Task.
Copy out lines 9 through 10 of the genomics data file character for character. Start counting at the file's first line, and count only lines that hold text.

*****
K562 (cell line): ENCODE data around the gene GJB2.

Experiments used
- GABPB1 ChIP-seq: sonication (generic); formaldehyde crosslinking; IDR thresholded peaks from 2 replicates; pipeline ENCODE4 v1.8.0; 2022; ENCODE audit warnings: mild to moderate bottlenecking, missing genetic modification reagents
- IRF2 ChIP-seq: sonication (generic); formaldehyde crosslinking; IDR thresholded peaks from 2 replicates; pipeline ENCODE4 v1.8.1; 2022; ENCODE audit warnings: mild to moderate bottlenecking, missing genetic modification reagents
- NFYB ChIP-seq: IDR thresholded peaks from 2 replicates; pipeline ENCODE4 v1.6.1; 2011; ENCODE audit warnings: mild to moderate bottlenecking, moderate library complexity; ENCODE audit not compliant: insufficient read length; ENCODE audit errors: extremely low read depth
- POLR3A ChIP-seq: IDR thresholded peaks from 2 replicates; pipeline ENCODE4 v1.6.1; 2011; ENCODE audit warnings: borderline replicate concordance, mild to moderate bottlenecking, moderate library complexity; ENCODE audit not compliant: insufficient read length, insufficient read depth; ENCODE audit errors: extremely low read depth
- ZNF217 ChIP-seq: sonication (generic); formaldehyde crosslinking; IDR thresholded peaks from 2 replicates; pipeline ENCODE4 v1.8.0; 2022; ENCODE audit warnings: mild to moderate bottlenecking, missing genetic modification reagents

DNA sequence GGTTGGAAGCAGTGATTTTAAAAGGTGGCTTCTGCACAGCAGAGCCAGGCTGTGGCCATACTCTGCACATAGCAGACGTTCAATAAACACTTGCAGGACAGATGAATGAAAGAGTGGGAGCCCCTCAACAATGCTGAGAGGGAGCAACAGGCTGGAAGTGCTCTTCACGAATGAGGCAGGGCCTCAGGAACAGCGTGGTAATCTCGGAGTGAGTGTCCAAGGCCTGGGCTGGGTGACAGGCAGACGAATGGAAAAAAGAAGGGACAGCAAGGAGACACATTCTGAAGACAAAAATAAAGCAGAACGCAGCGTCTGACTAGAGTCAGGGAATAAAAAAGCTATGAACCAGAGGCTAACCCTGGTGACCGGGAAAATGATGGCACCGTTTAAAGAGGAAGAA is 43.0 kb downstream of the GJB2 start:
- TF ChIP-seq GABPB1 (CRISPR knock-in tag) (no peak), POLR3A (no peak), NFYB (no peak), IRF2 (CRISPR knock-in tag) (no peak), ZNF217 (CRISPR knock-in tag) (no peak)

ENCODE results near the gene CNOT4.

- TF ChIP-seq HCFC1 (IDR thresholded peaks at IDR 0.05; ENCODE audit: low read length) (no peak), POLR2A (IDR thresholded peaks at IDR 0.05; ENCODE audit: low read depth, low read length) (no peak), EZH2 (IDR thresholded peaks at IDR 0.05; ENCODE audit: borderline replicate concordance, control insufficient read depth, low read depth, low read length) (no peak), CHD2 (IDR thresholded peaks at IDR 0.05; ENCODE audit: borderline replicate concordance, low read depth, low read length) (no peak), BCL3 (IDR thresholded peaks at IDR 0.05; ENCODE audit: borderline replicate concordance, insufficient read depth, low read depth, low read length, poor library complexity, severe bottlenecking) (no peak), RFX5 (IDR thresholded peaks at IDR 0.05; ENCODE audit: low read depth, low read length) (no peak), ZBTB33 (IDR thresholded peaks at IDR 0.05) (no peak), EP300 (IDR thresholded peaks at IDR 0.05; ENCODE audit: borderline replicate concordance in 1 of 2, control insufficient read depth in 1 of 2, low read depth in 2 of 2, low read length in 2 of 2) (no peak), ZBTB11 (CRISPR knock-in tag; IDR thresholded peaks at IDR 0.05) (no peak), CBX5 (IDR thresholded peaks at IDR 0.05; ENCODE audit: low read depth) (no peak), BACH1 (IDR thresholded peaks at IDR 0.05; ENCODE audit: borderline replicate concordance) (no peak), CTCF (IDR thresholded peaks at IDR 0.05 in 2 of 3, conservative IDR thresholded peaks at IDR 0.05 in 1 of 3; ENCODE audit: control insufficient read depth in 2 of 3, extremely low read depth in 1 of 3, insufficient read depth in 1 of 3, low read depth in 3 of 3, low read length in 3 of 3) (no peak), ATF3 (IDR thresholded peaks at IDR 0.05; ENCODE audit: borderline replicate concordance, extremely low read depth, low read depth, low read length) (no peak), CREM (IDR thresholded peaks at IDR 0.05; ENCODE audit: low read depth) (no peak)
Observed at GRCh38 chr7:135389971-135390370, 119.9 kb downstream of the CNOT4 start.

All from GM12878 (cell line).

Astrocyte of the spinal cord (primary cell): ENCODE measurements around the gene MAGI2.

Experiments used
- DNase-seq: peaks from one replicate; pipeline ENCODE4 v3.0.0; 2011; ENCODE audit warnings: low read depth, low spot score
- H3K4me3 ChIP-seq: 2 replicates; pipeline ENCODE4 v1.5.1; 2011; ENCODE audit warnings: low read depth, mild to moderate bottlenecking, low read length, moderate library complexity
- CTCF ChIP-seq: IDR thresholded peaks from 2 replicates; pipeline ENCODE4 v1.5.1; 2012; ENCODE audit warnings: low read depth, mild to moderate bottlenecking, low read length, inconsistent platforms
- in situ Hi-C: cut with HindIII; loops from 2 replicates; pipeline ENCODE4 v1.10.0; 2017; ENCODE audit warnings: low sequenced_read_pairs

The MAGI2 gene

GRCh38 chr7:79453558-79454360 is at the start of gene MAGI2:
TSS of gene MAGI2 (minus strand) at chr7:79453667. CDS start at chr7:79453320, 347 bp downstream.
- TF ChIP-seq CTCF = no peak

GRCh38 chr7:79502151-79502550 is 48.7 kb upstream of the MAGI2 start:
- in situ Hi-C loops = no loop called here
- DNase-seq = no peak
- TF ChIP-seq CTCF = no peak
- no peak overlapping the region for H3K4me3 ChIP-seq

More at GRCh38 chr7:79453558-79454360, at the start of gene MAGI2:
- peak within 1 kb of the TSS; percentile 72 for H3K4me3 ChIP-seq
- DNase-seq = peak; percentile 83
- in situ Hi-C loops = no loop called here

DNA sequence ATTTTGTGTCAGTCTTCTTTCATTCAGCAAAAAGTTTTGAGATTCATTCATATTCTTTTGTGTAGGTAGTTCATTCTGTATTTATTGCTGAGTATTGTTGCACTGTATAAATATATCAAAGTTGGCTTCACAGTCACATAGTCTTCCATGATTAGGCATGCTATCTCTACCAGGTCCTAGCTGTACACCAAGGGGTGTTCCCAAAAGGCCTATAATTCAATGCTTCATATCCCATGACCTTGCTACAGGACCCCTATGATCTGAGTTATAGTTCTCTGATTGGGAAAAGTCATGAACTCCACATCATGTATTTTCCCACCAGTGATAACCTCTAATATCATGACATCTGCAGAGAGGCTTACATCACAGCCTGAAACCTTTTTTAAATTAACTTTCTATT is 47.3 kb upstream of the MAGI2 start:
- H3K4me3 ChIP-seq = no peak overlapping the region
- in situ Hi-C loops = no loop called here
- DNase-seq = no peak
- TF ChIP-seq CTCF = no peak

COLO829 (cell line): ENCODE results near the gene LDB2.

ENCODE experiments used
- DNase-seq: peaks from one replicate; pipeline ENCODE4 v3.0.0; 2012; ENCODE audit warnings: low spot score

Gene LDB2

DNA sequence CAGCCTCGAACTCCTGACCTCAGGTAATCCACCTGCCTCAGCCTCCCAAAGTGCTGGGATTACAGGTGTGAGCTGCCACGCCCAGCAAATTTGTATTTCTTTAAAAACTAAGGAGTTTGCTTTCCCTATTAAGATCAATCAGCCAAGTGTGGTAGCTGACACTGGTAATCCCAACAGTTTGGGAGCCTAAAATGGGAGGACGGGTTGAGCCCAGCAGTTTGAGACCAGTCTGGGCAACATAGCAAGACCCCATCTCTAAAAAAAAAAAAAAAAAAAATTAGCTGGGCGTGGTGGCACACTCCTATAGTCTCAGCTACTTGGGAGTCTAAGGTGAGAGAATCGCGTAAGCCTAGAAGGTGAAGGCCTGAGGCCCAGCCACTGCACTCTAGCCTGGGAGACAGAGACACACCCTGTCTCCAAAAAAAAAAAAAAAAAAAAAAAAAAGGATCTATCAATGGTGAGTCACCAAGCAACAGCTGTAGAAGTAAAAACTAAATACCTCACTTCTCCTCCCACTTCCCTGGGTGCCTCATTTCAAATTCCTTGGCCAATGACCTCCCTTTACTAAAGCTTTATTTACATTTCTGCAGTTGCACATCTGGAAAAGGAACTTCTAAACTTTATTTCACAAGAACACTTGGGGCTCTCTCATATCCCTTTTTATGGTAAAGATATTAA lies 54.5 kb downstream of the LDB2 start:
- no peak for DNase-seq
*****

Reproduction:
- TF ChIP-seq GABPB1 (CRISPR knock-in tag) (no peak), POLR3A (no peak), NFYB (no peak), IRF2 (CRISPR knock-in tag) (no peak), ZNF217 (CRISPR knock-in tag) (no peak)

ENCODE results near the gene CNOT4.